A path for regulators to break up Facebook remains unclear

April Glaser writes: Facebook is big. Possibly too big. Which is why the chorus of experts and former Facebookers who think it’s time to break the company up is getting louder. Last Thursday, Facebook co-founder Chris Hughes wrote a mammoth op-ed in the New York Times about why the company that made him very wealthy should be less powerful. In his view, the way to do that is to make

Trump’s social media bias reporting project is a data collection tool in disguise

Casey Newton writes: Three years ago this month, Mark Zuckerberg gathered together a group of influential conservatives to defend Facebook against allegations of political bias. The company had found itself under pressure after Gizmodo reported that the editors who then worked for Facebook “routinely suppressed conservative news” from its since-abandoned Trending Topics module. It hoped that a roundtable discussion with Glenn Beck, Fox News host Dana Perino, and others would

Trump administration balks at global pact to crack down on online extremism

The New York Times reports: The Trump administration said on Wednesday that it would not sign an international accord intended to pressure the largest internet platforms to eradicate violent and extremist content, highlighting a broader divide between the United States and other countries over government’s role in determining what content is acceptable online. Citing free speech protections, the administration said in a statement that “the United States is not currently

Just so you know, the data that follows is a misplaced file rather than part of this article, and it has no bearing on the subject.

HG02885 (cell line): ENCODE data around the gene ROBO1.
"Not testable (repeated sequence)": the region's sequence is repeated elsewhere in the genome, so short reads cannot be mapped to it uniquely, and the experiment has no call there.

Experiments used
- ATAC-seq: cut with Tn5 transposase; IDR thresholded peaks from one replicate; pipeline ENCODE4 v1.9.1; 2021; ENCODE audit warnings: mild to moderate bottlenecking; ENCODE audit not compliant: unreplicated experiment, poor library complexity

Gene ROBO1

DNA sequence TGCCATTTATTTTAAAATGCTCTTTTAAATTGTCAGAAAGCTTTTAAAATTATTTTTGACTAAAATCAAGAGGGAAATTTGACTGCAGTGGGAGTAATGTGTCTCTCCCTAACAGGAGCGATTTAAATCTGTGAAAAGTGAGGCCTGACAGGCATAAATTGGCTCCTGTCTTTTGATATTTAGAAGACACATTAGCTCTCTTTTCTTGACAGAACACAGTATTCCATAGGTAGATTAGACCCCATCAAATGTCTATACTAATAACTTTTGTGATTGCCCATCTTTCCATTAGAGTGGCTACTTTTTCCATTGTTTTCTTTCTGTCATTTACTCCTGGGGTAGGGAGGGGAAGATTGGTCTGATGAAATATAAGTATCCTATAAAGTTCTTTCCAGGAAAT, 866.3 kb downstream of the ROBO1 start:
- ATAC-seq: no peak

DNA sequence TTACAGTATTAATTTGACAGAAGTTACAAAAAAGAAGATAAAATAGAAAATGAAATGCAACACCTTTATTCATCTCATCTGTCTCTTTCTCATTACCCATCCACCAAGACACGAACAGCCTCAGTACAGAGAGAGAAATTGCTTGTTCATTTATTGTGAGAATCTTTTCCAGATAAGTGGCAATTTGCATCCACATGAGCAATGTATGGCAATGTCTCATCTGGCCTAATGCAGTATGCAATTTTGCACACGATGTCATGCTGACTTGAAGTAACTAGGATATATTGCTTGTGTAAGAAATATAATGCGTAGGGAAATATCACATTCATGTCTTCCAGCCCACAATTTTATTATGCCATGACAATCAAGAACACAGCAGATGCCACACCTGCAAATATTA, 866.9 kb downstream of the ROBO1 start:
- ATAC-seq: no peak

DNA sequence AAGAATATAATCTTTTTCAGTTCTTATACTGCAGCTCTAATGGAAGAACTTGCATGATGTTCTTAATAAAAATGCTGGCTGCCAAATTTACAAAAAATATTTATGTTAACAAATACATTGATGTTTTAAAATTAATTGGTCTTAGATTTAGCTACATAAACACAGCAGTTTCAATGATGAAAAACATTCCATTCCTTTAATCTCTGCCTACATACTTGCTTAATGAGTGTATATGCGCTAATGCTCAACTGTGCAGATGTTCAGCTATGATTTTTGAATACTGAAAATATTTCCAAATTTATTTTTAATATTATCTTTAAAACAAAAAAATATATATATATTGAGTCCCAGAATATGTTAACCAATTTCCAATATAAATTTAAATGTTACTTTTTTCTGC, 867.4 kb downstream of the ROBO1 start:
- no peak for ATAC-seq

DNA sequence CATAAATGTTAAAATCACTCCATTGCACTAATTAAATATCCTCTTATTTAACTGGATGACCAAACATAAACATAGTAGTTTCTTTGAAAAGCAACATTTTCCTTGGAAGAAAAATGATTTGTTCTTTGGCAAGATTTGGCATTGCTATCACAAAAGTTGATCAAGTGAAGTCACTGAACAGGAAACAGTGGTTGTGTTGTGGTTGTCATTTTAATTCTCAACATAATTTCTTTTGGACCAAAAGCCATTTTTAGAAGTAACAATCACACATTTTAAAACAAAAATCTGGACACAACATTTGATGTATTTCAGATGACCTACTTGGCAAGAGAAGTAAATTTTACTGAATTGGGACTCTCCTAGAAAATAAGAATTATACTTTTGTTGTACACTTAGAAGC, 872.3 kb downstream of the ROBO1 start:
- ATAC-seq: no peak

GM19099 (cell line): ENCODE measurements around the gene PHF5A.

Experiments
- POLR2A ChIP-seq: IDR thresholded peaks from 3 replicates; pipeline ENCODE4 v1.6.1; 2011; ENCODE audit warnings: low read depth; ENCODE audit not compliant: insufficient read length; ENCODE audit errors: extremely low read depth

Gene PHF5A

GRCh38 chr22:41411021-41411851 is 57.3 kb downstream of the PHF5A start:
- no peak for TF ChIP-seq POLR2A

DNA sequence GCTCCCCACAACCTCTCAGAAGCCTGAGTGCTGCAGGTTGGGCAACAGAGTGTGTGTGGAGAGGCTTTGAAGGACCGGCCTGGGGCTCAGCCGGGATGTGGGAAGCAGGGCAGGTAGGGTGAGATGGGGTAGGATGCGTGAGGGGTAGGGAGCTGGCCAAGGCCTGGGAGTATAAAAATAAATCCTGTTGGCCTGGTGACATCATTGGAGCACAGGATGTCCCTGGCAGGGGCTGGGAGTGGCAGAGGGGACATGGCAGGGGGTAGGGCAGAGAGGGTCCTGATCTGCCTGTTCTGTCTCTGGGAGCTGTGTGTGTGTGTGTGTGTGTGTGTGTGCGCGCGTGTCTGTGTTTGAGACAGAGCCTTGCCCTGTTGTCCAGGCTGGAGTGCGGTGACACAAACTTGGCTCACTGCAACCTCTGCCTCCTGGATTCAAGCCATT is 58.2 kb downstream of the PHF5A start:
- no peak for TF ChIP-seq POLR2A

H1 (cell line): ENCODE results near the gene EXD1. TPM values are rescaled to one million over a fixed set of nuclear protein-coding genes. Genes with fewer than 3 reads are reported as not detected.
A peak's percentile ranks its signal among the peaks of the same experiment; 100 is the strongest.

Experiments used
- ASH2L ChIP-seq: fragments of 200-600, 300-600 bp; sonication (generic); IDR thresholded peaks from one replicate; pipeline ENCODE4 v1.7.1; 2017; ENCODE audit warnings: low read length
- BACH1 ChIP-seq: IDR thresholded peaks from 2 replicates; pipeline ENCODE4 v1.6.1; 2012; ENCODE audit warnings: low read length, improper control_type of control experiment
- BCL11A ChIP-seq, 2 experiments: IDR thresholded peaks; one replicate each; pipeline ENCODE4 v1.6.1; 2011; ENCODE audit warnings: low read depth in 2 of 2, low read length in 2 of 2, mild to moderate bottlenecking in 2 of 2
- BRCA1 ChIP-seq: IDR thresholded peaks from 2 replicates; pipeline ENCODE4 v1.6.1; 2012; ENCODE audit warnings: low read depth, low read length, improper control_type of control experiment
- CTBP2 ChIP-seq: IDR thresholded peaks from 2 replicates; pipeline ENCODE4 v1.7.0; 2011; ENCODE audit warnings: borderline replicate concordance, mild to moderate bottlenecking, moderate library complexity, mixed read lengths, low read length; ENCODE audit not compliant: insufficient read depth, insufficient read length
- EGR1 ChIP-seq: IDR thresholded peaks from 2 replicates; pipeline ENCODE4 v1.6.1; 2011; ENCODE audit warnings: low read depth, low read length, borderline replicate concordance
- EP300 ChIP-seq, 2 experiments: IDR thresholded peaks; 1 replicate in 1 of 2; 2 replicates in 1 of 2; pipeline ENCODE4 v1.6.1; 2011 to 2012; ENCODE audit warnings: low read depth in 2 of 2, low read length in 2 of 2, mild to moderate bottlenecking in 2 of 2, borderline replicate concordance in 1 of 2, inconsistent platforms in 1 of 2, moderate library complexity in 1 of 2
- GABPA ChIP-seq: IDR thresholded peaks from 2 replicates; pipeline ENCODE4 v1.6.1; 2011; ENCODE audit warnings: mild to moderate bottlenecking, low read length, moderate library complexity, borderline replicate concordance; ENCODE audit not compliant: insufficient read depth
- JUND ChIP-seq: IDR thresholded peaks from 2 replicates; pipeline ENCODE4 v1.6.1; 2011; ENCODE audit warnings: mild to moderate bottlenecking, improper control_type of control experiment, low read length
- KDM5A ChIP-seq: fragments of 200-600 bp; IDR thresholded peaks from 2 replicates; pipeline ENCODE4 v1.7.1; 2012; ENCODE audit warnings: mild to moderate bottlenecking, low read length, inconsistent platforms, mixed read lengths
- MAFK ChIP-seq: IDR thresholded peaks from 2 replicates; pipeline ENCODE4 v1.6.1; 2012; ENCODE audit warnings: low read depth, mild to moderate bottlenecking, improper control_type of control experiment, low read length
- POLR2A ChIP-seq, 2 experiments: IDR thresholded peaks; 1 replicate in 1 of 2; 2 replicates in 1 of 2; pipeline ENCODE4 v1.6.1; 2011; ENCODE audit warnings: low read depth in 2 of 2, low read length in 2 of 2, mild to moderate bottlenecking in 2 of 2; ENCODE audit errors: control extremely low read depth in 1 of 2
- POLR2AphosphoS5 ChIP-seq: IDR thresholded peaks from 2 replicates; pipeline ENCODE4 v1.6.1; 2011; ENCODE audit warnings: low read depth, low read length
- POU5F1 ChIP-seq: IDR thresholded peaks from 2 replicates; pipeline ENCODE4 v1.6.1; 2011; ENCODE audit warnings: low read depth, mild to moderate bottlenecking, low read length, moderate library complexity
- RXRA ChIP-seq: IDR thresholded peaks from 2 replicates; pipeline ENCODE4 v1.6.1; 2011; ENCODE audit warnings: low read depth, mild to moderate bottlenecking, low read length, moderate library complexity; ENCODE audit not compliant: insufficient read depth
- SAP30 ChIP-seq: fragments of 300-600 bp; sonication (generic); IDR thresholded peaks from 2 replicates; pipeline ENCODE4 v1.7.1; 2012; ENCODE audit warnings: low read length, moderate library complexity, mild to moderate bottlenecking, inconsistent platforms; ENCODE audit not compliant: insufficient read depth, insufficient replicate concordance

Facebook busts Israel-based campaign to disrupt elections

The Associated Press reports: Facebook said Thursday it banned an Israeli company that ran an influence campaign aimed at disrupting elections in various countries and has canceled dozens of accounts engaged in spreading disinformation. Nathaniel Gleicher, Facebook’s head of cybersecurity policy, told reporters that the tech giant had purged 65 Israeli accounts, 161 pages, dozens of groups and four Instagram accounts. Although Facebook said the individuals behind the network attempted